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How to Build Thriving Digital Public Spaces

Much of communal life now takes place virtually in digital spaces that feel public but are not. The internet needs to be more like our public parks, libraries, and public squares.
November 3, 2020, 9am PST | clementkhlau | @clemusc
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With public health orders to physically distance and not gather in groups, many of us have turned to digital spaces to communicate, gather, and share. This thoughtful piece by Eli Pariser makes the case that the internet is broken and that we need to remake our digital spaces to be more like the public parks, libraries, and public squares that we cherish.

As strange as it may sound, Pariser explains how lessons from parks can be applied to the creation of virtual public spaces. Pariser draws inspiration from a local park and the poet Walt Whitman, saying "Whitman saw public spaces as critical elements of the new American democracy. They were spaces to celebrate individuality and build collective identity. Public parks, he argued, could help weave a greater, more egalitarian 'we.'"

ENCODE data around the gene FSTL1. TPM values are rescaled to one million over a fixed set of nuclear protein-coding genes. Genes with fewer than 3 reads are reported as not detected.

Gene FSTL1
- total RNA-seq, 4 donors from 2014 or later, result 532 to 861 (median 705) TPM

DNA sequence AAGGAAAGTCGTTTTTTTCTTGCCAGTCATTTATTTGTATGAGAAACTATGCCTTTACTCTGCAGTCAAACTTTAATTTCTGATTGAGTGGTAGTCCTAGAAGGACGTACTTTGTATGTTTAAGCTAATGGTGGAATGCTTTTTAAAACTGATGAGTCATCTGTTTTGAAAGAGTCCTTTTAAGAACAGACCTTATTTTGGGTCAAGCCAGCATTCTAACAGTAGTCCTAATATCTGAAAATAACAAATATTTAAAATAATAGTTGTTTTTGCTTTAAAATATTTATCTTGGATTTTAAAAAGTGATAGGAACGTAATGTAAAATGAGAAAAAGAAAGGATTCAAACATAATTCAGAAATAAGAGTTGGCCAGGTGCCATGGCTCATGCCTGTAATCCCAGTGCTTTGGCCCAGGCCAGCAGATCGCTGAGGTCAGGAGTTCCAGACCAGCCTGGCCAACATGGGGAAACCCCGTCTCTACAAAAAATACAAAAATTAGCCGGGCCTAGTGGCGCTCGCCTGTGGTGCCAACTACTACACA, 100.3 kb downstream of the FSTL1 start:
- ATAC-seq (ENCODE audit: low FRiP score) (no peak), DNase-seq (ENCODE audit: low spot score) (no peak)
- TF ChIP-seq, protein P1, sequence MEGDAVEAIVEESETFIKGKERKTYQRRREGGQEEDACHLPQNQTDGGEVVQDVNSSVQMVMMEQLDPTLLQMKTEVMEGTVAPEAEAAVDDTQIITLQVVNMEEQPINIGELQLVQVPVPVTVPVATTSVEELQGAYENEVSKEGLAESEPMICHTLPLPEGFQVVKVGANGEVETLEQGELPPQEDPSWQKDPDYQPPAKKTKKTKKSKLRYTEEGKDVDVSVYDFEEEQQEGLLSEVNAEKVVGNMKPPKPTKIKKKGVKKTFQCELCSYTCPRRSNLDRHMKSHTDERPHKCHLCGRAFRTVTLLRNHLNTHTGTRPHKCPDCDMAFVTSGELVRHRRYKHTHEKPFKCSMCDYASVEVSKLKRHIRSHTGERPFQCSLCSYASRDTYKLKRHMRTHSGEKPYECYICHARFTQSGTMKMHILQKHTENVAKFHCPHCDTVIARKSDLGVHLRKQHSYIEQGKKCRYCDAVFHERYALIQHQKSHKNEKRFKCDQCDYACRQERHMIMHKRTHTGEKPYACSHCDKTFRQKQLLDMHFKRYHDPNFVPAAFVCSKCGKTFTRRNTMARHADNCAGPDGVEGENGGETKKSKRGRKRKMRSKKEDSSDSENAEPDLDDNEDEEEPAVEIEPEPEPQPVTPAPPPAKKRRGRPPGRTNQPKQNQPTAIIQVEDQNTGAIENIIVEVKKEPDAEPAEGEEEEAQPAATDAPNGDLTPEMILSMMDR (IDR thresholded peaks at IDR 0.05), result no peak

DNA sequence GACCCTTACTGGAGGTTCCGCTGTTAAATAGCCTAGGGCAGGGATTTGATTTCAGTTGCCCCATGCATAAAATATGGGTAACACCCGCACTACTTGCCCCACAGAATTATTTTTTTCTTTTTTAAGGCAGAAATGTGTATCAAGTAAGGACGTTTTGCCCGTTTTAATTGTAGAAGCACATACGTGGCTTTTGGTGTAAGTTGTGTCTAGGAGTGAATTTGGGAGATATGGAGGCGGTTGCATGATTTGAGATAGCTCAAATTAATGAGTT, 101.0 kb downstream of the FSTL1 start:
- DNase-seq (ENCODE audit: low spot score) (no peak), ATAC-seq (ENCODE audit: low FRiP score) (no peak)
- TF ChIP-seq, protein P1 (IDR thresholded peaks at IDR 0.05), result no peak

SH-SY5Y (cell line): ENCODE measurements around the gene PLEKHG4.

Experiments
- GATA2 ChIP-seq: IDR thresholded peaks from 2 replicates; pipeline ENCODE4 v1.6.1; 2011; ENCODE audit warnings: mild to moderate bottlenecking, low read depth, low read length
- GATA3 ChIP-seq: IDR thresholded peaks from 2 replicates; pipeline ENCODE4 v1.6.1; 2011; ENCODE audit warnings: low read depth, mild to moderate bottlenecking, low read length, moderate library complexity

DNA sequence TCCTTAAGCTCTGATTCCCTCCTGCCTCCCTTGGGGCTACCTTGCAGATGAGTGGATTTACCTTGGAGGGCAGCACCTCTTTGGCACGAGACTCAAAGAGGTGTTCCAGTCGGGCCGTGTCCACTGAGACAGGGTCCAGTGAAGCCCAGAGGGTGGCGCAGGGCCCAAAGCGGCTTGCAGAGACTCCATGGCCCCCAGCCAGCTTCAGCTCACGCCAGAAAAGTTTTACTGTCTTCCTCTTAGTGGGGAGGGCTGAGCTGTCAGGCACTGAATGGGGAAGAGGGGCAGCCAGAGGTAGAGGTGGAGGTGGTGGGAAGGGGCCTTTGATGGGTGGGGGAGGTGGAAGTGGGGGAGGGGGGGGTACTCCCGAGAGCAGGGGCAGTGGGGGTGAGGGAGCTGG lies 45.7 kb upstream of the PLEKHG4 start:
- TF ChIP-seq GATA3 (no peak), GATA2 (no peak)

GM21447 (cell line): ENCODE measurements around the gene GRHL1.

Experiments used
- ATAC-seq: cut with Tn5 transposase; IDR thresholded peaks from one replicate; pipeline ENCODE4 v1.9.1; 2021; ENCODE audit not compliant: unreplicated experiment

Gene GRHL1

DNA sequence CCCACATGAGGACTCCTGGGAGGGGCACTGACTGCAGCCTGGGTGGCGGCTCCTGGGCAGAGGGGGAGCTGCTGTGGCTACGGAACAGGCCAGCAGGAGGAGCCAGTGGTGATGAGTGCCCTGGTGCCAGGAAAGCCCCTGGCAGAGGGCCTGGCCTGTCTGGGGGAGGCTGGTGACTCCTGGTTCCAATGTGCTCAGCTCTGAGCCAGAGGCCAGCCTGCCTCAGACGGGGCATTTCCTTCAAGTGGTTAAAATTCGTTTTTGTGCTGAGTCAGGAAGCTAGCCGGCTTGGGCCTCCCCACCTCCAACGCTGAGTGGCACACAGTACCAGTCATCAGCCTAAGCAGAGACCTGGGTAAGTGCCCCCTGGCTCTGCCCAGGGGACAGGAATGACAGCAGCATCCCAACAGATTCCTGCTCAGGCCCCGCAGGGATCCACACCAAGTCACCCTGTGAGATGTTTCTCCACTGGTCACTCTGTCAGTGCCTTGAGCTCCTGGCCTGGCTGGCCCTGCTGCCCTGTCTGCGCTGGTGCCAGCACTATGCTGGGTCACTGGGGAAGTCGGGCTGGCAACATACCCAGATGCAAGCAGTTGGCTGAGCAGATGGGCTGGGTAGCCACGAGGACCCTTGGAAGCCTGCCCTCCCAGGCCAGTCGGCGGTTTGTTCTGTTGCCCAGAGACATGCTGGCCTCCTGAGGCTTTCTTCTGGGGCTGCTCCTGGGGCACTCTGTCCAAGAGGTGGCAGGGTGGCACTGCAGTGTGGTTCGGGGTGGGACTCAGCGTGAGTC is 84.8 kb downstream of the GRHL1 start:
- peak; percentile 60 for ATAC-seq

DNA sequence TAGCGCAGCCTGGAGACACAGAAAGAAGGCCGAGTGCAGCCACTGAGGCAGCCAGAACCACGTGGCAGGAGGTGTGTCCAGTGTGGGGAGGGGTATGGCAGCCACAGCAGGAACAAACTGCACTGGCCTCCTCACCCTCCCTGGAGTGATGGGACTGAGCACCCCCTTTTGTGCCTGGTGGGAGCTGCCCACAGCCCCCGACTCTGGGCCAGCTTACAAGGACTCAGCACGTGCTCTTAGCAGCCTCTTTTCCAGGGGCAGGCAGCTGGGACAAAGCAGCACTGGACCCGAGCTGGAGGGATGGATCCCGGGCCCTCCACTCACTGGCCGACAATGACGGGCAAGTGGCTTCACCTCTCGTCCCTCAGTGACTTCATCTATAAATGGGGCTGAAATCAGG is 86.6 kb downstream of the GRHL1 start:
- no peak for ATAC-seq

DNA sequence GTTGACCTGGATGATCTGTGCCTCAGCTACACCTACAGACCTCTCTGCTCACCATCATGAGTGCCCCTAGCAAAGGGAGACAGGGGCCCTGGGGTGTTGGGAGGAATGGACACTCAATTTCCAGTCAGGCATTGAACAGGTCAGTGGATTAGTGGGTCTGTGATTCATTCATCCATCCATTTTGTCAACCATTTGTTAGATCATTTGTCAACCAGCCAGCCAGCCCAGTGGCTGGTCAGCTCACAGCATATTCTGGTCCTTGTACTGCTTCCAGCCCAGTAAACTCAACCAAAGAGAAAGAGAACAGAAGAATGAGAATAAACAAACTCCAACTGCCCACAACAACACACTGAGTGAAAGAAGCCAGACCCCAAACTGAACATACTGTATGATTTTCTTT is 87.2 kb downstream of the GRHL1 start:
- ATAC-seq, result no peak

While Facebook and Twitter may seem public, they are privately owned and are actually more like "walled gardens" where the corporate owner has complete control. Also, these platforms seem to have served to divide rather than connect us or engage us in fruitful discourse, especially during these trying times.

The article goes on to identify three challenges that need to be addressed to build thriving digital public spaces:

  1. Money: Philanthropy is one source; another idea is to tax targeted advertising and use those funds to shore up democratic functions that the big tech platforms have eroded, such as local journalism.
  2. Talent and Research Problem: A diverse and representative generation of builders, including both people inside and outside of technology-related fields, is needed to build something seamless, intuitive, and irresistible that allows millions of people to interact
  3. Public Imagination: Building digital public spaces that mirror the physical public spaces that we love is a big job and requires more than just a technological solution. 

Creativity is needed to tackle a problem of this urgency and consequence. Pariser concludes by reminding us that we have tackled problems of this magnitude before. The public park is only one of many ideas implemented to enact America’s egalitarian values. Another example is public libraries which opened at the turn of the 20th century to help foster literacy nationwide.

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Published on Tuesday, October 13, 2020 in Wired
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